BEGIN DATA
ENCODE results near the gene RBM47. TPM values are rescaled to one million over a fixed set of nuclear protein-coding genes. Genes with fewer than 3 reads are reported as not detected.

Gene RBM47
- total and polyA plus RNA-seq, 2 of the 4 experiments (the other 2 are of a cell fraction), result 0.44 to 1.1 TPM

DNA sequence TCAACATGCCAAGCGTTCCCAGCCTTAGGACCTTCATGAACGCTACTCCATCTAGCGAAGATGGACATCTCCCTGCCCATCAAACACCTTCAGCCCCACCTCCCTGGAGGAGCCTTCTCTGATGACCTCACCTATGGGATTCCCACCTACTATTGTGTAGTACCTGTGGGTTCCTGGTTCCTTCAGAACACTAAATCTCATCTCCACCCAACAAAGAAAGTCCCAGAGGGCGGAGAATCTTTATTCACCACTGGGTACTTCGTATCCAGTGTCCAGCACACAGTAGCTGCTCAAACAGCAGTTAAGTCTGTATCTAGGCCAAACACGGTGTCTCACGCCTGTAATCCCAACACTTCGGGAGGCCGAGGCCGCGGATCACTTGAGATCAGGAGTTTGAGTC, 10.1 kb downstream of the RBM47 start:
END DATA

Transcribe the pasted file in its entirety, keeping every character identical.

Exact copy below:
ENCODE results near the gene RBM47. TPM values are rescaled to one million over a fixed set of nuclear protein-coding genes. Genes with fewer than 3 reads are reported as not detected.

Gene RBM47
- total and polyA plus RNA-seq, 2 of the 4 experiments (the other 2 are of a cell fraction), result 0.44 to 1.1 TPM

DNA sequence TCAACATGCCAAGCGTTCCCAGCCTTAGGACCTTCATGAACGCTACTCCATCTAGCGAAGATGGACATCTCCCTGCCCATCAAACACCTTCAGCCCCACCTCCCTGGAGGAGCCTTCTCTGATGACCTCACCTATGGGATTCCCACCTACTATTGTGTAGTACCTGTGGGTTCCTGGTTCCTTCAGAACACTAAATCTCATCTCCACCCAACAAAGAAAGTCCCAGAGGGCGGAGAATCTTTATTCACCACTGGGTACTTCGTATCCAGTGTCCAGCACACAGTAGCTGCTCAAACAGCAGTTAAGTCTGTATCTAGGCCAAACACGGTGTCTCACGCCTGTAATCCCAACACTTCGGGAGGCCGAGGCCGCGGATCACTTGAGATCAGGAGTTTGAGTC, 10.1 kb downstream of the RBM47 start: